|Soldier bug (Spilostethus pandurus)|
These species do not bother to hide themselves as they advertise the fact that they have an effective mode of defence being either unpalatable or other dangerous.
Many insects such as several species of bugs and ladybirds have bitter tasting chemicals produced by special glands. Wasps warn potential predators that they have a painful sting.
Predators quickly learn that insects with particular colours or patterns should be left alone. They learn by mistakes which means that some individuals are eaten but their sacrifice is good for the survival of the species as a whole.
Warning colouration is so effective that harmless organisms sometimes mimic harmful animals and use the same colours to defend themselves even though they themselves are not dangerous.
To be effective the number of mimicking organisms must be much less than that of the unpalatable or dangerous species as otherwise predators would not learn to leave them alone. This type of mimicry is known as Batesian mimicry.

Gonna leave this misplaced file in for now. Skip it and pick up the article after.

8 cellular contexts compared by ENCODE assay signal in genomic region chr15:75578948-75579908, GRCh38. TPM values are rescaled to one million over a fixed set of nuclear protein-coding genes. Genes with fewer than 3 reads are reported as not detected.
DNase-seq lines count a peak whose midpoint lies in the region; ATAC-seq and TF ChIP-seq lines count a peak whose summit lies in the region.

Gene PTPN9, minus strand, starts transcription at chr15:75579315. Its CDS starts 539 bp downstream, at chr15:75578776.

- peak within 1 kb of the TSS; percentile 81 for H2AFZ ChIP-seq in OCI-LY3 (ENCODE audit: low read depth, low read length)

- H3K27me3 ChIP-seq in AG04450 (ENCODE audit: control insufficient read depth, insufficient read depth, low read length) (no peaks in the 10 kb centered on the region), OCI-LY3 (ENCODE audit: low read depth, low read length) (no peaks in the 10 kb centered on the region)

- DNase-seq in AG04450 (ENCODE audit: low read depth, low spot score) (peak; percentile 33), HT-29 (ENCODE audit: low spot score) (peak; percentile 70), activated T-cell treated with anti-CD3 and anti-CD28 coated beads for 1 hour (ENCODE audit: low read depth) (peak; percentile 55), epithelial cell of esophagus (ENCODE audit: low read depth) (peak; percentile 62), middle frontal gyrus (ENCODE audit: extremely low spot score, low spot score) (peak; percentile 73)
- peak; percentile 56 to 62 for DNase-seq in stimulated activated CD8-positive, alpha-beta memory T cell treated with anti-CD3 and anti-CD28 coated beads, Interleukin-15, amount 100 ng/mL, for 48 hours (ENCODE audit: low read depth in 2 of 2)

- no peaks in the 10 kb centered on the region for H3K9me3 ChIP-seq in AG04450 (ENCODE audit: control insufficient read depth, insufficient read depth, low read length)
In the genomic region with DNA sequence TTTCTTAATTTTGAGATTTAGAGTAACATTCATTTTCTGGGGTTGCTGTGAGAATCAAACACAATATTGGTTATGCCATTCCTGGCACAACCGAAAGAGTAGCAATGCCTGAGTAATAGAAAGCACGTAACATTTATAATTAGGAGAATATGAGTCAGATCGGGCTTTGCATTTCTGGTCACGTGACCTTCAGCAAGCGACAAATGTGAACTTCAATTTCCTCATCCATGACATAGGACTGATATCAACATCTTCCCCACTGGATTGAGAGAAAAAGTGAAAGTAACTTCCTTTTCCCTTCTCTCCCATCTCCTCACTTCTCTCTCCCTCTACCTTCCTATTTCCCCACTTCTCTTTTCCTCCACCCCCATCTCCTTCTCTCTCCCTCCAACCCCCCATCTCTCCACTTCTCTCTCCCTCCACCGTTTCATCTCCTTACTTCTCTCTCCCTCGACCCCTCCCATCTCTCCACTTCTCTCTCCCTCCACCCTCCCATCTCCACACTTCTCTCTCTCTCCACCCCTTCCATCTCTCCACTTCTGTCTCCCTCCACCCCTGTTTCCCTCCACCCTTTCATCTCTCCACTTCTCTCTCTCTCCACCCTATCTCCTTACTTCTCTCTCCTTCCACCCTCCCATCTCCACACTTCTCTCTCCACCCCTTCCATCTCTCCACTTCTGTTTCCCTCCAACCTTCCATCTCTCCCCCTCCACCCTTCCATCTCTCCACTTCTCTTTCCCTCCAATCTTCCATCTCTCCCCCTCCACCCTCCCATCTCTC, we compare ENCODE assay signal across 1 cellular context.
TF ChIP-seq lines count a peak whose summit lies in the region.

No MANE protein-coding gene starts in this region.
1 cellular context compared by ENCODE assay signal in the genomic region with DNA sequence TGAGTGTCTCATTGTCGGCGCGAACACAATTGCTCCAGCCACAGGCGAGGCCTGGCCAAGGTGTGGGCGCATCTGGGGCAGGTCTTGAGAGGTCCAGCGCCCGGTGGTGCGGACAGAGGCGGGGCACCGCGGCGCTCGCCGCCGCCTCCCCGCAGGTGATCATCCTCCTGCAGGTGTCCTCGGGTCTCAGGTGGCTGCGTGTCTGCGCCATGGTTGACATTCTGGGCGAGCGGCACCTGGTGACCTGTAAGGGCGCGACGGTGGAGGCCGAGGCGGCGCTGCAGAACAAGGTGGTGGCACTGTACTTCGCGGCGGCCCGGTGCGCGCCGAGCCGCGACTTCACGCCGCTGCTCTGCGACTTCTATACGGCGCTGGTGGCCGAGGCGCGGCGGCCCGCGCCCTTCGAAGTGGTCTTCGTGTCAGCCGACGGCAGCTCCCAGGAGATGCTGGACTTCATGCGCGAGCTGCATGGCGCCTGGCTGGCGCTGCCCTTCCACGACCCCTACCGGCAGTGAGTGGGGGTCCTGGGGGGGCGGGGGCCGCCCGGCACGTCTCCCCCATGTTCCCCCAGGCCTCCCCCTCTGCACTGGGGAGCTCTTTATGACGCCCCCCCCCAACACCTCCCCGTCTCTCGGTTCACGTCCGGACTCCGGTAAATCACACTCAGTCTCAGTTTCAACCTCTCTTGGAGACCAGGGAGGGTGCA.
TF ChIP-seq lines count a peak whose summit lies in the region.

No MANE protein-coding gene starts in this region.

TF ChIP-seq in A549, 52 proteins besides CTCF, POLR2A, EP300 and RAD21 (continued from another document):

Another type of mimicry is known as Mullerian mimicry. This occurs when different species of unpalatable or dangerous animals adopt the same colouration thus reinforcing the message and ensuring that fewer individuals need to be sacrificed for predators to learn to leave animals with similar colours or patterns alone.
The soldier bug, known in Maltese as suldat, is a common insect that can be seen running on the ground or at the base of several species of plants.
At this time of the year it can also be seen on sunny days on a south facing stone or trunk to warm itself up in the early morning sun. It belongs to the suborder Heteroptera (true bugs) which forms part of the order Hemiptera. At first glance it could easily be mistaken for a fire bug another common insect known in Maltese as seffud tal-ġamar, a case of Mullerian mimicry.
This article was published in The Times on 19.01.11